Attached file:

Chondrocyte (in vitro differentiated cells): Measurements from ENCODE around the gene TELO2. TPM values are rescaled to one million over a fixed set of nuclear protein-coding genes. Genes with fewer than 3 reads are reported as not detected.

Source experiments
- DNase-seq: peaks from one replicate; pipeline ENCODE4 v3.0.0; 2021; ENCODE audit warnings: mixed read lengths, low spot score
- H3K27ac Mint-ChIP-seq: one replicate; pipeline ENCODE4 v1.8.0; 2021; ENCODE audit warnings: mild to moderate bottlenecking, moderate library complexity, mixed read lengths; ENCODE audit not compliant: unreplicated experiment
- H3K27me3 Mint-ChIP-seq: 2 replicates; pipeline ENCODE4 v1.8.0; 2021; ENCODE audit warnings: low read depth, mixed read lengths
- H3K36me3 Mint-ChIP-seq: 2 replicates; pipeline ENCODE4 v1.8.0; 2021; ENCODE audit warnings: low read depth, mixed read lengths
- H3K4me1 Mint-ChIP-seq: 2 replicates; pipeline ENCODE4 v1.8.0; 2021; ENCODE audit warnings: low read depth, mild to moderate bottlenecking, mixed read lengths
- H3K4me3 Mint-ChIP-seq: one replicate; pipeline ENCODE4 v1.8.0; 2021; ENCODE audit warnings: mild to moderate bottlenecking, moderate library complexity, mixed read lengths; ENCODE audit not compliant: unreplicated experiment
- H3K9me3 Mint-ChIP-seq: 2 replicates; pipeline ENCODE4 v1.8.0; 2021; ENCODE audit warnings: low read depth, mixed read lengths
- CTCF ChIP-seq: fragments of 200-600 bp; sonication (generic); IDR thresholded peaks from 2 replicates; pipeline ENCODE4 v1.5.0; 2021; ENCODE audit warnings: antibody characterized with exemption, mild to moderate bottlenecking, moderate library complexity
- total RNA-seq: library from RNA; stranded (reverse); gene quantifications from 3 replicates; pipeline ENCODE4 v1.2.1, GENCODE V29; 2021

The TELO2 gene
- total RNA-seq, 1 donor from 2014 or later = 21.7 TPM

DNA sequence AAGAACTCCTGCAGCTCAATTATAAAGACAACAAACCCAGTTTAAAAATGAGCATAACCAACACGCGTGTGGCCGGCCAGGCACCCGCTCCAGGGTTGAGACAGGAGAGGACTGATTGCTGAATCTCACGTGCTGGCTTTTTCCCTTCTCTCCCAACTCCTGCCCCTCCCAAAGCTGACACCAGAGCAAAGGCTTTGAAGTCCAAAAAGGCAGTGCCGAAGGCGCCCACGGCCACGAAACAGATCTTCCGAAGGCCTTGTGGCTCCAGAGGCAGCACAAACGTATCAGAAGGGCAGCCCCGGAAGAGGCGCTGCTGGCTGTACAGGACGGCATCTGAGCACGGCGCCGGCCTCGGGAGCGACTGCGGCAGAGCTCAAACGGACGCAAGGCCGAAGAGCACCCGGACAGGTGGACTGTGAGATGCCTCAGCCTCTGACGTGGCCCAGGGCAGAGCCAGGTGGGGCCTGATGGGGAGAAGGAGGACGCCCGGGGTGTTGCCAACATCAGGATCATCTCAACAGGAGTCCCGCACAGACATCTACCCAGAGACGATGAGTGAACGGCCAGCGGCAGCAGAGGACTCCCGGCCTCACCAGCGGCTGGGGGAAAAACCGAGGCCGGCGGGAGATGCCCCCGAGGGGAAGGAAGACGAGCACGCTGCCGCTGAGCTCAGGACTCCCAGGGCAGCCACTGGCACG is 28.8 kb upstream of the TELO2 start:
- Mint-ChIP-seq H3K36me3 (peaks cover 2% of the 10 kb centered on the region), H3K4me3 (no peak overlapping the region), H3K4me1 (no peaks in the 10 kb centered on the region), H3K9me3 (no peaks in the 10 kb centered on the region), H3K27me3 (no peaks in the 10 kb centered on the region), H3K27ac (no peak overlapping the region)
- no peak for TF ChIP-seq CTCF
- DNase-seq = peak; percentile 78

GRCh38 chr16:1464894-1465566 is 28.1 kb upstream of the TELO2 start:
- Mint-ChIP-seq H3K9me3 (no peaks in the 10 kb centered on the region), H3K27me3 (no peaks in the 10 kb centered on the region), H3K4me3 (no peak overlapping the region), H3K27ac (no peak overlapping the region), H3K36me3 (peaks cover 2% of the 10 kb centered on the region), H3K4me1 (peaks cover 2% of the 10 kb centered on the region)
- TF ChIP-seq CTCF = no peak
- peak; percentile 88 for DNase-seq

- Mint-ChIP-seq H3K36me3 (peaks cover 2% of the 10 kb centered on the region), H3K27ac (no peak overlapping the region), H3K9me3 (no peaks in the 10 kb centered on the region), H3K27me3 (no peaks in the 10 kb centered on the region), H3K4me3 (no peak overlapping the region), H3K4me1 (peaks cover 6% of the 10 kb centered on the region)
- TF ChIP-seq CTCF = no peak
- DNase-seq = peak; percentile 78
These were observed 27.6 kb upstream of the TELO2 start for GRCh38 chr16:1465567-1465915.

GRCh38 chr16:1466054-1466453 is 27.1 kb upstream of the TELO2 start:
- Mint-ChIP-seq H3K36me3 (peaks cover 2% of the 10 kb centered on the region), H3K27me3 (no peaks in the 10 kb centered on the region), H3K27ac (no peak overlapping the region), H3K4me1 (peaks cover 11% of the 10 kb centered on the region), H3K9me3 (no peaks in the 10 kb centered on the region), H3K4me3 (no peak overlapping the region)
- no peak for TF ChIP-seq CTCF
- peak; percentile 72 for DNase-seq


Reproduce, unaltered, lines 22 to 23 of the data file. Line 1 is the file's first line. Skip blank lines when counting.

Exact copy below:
- Mint-ChIP-seq H3K36me3 (peaks cover 2% of the 10 kb centered on the region), H3K27ac (no peak overlapping the region), H3K9me3 (no peaks in the 10 kb centered on the region), H3K27me3 (no peaks in the 10 kb centered on the region), H3K4me3 (no peak overlapping the region), H3K4me1 (peaks cover 6% of the 10 kb centered on the region)
- TF ChIP-seq CTCF = no peak